We're #1! Not Good Enough!

The Best Bike Commute City Should Be Even Better

Comments

1
This is a very important article. Thank you for making the point that despite the bragging throughout the city government, much of the work that has been done to get people on their bikes (and on transit) has been through volunteer efforts like Shift, Car-Free Day, Pedalpalooza, etc. There are a few heavy hitters who are (or have been) on the city's payroll like Mia Burke, Roger Geller, Timo (in the picture), Janice, and Linda. However as you stated, the city still spends 1% on bike infrastructure which leads to conflict points like the Hawthorne Bridge. And in addition there is a sharp dropoff in the bike-friendliness once you get north of Alberta, east of 39th, south of Division, or west of 12th Ave.
Come on Portland, don't let us fall behind.
2
I very much agree. People always compare Portland to other cities with regard to its bike-friendliness. And yes, sure thing - Portland's bicycle infrastructire is unquestionably awesome and fabulous when compared to...uh.... Shitville, Kentucky.

But I don't live in Shitville, Kentucky. I live in Portland. And the infrastructure here is still, regardess, sucky in its own right.

I think more diversion is the way forward. If 60% of the population say they would bike more, if there was no traffic, then....uh.... invest money in ways to reduce the traffic on certain streets. We're not seeing this happen enough.

You can't throw a dart in Portland without it landing on Mia Birk (Alta Planning & Design's Principle) standing atop a traffic diverter on Lincoln waxing lyrical about how awesome they are. (Traffic diverers are constructed to allow through ped and bike access, but no car access, to bicycle boulevard streets).

But when was the last time a traffic diverter was built in Portland? About fifteen years ago. It's horribly frustrating, when we could be doing better and putting more of this sort of awesome, bike-friendly infrastructure in. I'd really like to see less talk, more concrete projects like diverters, like bike boxes, like separated bike facilities, like increased bike parking.... on the way.

Well, I can dream, right?


Sigh.
3
If it helps, much of the recent bikeway miles up here in Seattle are the "Sherwin-Williams treatment" (bike lanes, often in the door zone, and especially sharrows). Our creativity when it comes to other bike infrastructure still lag way behind, our "Missing Link" of the Burke Gilman trail is back in court, and our one short stretch of bike boulevard looks nothing like what you have. And while our ridership is up 30-40% over the past 2 years, we have an attendant increase in bike fatalities, unfortunately.

But hey, if we elect "Mike Bikes" McGinn for mayor this fall, and dodge the deep-bore tunnel calamity, we might actually start gaining on you.
4
Two points for consideration- 1. Learn from light rail and streetcar advocates. What has been most effective in funding transit infrastructure has been a concerted effort to link transit to land use and economic development. The funding for bicycle infrastructure will never be there until this occurs. 2. Learn from Copenhagen. Back in the nineteen seventies their mode split was comparable to ours. Through a series of policy decisions and smart planning that addressed safety of cyclists in meaningful way, their percentage of cyclist riding is now approximately 40%. Implementing our new bike plan will at best provide a 10% mode split simply because it does not integrate land use in a meaningful way and does not significantly attract additional riders because the network is not safe. To rationalize spending additional money on bicycle infrastructure, we should plan for a system that attracts a 40%-50% mode split. The only way to achieve this mode split is build a Copenhagen-styled system of protected bikeways that connect development centers to development centers. See http://www.ca-city.com/images/news/pdfs/Bi…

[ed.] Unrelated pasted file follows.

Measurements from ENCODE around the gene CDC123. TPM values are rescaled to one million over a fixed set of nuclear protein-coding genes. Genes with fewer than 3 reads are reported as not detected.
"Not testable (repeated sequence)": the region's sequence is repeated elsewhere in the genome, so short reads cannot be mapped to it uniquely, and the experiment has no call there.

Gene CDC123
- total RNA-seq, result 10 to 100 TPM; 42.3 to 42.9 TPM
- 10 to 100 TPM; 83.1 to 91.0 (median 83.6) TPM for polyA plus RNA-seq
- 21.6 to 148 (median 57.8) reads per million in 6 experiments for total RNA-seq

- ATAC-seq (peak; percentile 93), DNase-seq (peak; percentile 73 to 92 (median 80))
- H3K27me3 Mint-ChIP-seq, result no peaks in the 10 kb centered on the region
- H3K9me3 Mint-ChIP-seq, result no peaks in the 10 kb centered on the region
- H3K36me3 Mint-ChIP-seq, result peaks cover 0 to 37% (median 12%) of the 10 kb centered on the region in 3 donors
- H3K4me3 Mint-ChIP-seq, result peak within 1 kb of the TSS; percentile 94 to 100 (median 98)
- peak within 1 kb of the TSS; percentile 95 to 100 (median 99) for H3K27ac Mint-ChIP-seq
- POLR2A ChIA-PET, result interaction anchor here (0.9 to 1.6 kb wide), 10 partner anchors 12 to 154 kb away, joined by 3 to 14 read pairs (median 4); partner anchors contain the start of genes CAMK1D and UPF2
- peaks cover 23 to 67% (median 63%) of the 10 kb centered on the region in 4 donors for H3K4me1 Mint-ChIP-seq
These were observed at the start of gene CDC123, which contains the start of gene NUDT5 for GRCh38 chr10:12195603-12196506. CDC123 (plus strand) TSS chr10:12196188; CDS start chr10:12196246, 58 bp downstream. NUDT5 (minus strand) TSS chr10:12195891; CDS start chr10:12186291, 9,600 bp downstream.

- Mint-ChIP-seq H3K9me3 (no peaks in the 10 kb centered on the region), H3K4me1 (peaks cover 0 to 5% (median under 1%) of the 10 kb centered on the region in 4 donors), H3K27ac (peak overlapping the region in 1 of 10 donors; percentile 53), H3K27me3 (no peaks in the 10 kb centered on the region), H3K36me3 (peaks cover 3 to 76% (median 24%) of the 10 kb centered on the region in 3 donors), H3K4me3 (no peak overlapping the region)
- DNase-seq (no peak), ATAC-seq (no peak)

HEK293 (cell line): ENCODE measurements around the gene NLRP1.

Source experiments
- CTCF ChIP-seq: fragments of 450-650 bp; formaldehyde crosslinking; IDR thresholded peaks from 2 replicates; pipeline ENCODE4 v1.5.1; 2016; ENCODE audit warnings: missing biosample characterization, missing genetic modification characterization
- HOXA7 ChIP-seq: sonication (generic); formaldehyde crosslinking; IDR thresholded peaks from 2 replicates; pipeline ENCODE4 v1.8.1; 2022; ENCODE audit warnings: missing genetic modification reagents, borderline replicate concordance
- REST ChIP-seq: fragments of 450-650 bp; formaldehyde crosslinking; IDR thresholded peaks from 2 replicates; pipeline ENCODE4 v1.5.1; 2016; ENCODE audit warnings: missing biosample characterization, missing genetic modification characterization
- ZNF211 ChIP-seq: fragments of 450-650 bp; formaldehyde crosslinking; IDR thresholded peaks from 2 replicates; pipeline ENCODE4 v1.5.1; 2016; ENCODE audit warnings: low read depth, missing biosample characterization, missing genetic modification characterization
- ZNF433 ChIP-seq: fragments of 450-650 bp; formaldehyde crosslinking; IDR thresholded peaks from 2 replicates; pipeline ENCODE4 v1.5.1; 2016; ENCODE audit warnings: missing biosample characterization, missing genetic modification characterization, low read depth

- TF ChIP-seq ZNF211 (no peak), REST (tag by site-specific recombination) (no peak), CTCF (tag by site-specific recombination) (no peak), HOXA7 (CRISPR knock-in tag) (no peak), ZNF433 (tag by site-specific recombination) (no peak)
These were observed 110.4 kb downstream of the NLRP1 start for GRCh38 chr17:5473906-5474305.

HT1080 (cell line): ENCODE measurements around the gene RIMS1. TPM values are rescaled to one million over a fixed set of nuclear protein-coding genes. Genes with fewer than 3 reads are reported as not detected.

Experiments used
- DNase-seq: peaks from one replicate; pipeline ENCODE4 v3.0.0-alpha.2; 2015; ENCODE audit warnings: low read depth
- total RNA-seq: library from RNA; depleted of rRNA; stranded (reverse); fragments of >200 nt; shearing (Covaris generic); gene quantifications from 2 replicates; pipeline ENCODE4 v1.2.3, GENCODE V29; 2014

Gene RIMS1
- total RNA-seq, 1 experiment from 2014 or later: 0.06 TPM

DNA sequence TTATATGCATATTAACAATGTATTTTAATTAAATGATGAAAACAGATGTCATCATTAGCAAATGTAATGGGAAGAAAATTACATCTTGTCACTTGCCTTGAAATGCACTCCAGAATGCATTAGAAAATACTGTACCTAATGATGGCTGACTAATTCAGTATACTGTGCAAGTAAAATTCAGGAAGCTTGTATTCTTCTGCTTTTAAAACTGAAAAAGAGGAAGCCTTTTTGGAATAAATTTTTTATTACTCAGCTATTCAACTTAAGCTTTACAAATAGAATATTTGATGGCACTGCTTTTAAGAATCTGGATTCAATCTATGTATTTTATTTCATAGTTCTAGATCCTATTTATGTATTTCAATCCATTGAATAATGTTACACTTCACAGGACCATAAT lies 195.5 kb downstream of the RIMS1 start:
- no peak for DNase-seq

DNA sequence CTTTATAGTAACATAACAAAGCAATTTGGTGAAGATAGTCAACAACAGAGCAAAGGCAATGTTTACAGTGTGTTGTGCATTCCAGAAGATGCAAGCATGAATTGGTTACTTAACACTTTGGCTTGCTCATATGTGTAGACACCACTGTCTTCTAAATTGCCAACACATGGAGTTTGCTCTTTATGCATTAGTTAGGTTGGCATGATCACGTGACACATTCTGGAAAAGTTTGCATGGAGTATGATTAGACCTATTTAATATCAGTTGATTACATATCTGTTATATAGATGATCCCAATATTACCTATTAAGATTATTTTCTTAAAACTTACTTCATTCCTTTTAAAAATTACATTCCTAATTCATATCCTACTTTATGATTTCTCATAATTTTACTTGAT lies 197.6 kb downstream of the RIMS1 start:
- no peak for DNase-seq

5
ditto what Minty said
6
Actually the census showed that Portland's bike-only commuting is at a mean of 6%, up from 3.9% in 2007.
The 2008 data is here.
7
Oops. It's table B08301 at the 2008 American Community Survey, www.census.gov.
8
I think its really encouraging to see that Portland is the number one major city in the states with most bicycle commuters. Though I agree that education can only promote this healthy lifestyle. Where I work, I think only 2 of us out of 100 bikes to work. That's really sad, but I do work in hillsboro and commuting from nobhill isn't easy. I have to bike 1m to pge station and commute 30 minutes to orenco station, then bike another 2m to the studio. I enjoy the commute even in rain. The two biggest problems for me are the non-frequent trains during rush hour, and there is never enough bicycle racks in the max for all the cyclists. Please, add more bicycle racks in the max! I am doing my part to show my coworkers that bicycling to work is healthy and safe. So please, add more trains during rush hour would be awesome. I hate missing the train and have to wait another 15-20 minutes for one... its ridiculous.
9
I'm sorry, but my focus is on those that work so arduously to reverse what we've accomplished. When one encounters Karlock, Parker and their crew, I think the time for civility is over. We've tried that, and for a long time. They're not harmless. Taxing cyclists is a serious consideration, and it ain't coming from 90% of the people that live here.

If you found a TEA party digging up a bike path, would you just go around them? That is what Karlock and co. are doing. They can't take much. Parker's whole moment of insight was when he had to wait about 7 seconds for a bus to pull away from the curb, stopping traffic in his lane. THAT inspired all his activism. Karlock is certifiably maniacal, judging from his website, http://karlockformetro.blogspot.com .